Money will be on the minds of both the University and the UT System during the 2015 legislative session.
Barry McBee, System vice chancellor of governmental relations, said the System will push legislators for additional funding to support institutional growth and programs, particularly for veterans. Meanwhile, UT-Austin President William Powers Jr. said the University hopes to receive money to provide for faculty salary increases.
Powers said the University has been unable to raise faculty salaries for the past few years because of limited funding.
“We’re falling behind at a competitive notion,” Powers said. “I think we need to put some resources into that. We need more sections of some classes. It’s been tough managing with flat and actually decreased — even in nominal dollars — budgets.”
According to Powers, UT takes a $40 million hit every year from inflation and another $40 million hit from building and equipment depreciation.
“Buildings get old and they have to constantly be renovated with the air conditioning and heating and infrastructure,” Powers said. “We’ve had some deferred maintenance that we’ve got to get done.”
At the Board of Regents meeting in November, McBee said the System intends to make receiving state support for the construction of new institutional buildings its top priority.
“The principal reason why we need state support is because we haven’t had it in almost a decade,” McBee said. “We’ve added 26,000 students within The University of Texas System since then. We are asking the legislature for comprehensive and statewide support to develop new buildings for the 21st century and to replace older buildings.”
Along with funding for construction, McBee said the System would be seeking state support for paying the cost of Hazlewood benefits for veterans. The Hazlewood Act, first adopted in Texas in 1929, grants veterans an exemption from paying tuition at public universities. In 2009, veterans’ family members were also made eligible to receive benefits.
According to McBee, System institutions forwent about $42 million in tuition revenue during the 2013-2014 fiscal year because of the Hazlewood Act. He said this amount is expected to increase as more people leave military service.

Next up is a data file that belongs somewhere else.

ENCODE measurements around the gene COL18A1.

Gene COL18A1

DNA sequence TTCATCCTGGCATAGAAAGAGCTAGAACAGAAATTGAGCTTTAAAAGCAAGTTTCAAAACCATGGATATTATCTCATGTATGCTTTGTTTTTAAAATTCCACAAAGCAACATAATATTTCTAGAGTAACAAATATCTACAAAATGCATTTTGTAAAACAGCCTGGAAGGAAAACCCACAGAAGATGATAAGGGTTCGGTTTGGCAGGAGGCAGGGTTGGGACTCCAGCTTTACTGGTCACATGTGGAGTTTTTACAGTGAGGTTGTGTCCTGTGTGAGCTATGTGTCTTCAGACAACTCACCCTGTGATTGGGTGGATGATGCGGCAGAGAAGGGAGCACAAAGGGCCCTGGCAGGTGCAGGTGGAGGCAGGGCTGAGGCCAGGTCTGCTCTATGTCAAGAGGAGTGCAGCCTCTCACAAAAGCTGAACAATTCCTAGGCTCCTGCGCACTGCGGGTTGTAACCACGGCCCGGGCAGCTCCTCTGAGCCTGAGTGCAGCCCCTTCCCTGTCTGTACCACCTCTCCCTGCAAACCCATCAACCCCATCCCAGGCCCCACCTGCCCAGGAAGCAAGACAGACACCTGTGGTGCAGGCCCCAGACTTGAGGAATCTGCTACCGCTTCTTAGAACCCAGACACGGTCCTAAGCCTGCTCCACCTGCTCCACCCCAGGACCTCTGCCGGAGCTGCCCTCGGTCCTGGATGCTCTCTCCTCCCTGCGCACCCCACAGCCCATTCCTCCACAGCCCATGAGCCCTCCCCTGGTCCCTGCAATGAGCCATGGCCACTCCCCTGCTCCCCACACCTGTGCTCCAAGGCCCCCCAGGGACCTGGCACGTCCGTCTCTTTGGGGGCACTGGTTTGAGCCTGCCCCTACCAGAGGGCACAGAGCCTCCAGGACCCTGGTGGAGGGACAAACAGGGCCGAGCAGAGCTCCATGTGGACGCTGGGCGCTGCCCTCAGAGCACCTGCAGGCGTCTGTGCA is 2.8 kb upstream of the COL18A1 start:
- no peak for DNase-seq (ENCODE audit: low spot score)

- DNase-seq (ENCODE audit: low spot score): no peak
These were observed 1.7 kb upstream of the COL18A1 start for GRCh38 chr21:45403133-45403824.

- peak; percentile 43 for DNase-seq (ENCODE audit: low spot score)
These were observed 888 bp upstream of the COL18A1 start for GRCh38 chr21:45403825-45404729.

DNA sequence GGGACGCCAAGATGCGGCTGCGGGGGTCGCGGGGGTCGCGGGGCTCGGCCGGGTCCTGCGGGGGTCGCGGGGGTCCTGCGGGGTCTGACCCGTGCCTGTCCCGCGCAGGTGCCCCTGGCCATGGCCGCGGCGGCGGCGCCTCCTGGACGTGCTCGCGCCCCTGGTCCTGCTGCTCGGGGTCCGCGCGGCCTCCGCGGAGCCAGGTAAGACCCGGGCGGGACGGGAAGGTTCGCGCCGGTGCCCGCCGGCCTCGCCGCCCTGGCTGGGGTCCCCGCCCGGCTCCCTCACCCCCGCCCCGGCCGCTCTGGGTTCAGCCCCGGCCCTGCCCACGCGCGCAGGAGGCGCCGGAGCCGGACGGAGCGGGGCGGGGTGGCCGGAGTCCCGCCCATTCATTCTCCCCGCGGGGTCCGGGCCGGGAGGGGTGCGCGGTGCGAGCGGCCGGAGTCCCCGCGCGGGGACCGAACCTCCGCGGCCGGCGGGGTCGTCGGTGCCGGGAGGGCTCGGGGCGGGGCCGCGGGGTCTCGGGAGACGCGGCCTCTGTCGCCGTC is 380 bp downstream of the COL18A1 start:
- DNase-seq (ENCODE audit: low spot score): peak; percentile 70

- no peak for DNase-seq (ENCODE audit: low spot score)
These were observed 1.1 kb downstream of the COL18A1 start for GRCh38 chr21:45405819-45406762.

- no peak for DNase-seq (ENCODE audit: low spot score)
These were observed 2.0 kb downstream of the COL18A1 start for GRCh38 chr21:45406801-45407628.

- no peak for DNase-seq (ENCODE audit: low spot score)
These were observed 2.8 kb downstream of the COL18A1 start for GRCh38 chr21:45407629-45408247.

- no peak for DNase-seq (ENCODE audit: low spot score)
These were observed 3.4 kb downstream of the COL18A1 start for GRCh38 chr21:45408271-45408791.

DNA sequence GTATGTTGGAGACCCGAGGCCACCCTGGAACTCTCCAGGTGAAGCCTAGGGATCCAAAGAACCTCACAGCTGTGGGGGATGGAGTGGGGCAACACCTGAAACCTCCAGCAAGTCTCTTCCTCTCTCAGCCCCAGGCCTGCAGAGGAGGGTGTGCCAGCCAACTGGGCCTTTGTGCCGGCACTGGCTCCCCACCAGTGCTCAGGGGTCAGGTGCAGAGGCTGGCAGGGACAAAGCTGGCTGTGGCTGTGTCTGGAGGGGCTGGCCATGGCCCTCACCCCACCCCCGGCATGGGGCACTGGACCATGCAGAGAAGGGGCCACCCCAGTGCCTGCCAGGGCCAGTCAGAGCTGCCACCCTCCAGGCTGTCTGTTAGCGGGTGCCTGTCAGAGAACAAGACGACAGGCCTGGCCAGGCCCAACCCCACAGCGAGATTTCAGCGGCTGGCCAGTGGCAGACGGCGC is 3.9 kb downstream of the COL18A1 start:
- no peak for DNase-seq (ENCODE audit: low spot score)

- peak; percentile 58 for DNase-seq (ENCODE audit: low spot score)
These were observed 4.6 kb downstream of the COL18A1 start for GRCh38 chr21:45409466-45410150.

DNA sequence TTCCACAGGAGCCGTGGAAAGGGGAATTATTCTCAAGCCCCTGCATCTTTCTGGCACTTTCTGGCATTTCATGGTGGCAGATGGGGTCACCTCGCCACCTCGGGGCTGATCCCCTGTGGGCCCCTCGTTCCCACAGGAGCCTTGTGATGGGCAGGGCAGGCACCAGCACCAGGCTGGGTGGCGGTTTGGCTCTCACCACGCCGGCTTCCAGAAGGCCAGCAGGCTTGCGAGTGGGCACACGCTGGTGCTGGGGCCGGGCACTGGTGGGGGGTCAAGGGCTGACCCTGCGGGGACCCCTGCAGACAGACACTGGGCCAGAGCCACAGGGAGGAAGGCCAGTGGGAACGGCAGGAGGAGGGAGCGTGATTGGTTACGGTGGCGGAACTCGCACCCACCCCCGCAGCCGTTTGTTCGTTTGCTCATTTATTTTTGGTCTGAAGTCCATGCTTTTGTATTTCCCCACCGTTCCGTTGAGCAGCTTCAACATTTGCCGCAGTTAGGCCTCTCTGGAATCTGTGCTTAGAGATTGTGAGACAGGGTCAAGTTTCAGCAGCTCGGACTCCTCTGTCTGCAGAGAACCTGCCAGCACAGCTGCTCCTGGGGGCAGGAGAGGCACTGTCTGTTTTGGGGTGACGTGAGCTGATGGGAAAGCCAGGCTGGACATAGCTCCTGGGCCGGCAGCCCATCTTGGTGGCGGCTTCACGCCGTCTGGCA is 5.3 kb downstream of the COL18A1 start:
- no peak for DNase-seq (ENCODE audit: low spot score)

“The UT System has always been in support of [the act], but it is an increasingly expensive benefit,” McBee said. “And it is one where the legislature simply exempts those students from paying tuition and it does not provide, other than in a nominal amount, an offset of other funding. We will ask the legislature to fully fund the Hazlewood benefit.”
McBee said another priority during the 2015 legislative session is to receive state support for institutional research and funding to increase the health care workforce in Texas.
“I think it’s a pretty comprehensive list,” Chairman Paul Foster said during the regents’ meeting. “Obviously, it’s a fluid list and one that changes throughout the legislative session as our priorities become more apparent to us.”
In an interview Friday, McBee said, although the legislature should have an extra amount of money to spend because of a state surplus, he is unsure what amount of funding will be allocated toward higher education.
“We’ll get a picture of that when the comptroller provides an updated revenue estimate early in the session in January of 2015,” McBee said. “We would certainly hope that legislators see the value of an estimate in higher education as part of the state’s critical infrastructure and would continue to keep the economy strong, given the state surplus.”